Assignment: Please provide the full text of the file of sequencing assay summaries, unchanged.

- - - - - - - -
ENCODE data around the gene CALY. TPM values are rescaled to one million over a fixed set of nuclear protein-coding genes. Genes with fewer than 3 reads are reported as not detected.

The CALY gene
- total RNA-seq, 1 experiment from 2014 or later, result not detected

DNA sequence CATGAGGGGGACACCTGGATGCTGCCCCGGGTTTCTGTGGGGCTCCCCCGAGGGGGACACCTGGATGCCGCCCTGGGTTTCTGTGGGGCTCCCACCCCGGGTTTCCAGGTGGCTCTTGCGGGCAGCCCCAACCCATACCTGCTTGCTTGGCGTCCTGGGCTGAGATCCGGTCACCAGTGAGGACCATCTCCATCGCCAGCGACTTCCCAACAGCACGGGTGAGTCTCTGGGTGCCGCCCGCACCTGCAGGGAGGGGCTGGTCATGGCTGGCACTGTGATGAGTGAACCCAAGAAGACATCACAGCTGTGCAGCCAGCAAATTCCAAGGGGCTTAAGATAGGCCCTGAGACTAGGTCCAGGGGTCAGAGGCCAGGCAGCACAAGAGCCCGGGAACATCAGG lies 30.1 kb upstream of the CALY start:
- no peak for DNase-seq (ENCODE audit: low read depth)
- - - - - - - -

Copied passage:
ENCODE data around the gene CALY. TPM values are rescaled to one million over a fixed set of nuclear protein-coding genes. Genes with fewer than 3 reads are reported as not detected.

The CALY gene
- total RNA-seq, 1 experiment from 2014 or later, result not detected

DNA sequence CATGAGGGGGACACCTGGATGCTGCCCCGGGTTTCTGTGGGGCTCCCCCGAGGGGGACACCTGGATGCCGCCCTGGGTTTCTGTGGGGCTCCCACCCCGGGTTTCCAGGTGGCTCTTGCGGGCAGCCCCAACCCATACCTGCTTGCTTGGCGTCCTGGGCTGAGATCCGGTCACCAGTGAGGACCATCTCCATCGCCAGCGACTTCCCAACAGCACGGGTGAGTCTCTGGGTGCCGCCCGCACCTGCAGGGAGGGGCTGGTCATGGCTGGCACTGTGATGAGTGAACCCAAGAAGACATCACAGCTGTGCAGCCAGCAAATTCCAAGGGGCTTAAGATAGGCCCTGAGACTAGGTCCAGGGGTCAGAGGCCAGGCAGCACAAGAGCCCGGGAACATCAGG lies 30.1 kb upstream of the CALY start:
- no peak for DNase-seq (ENCODE audit: low read depth)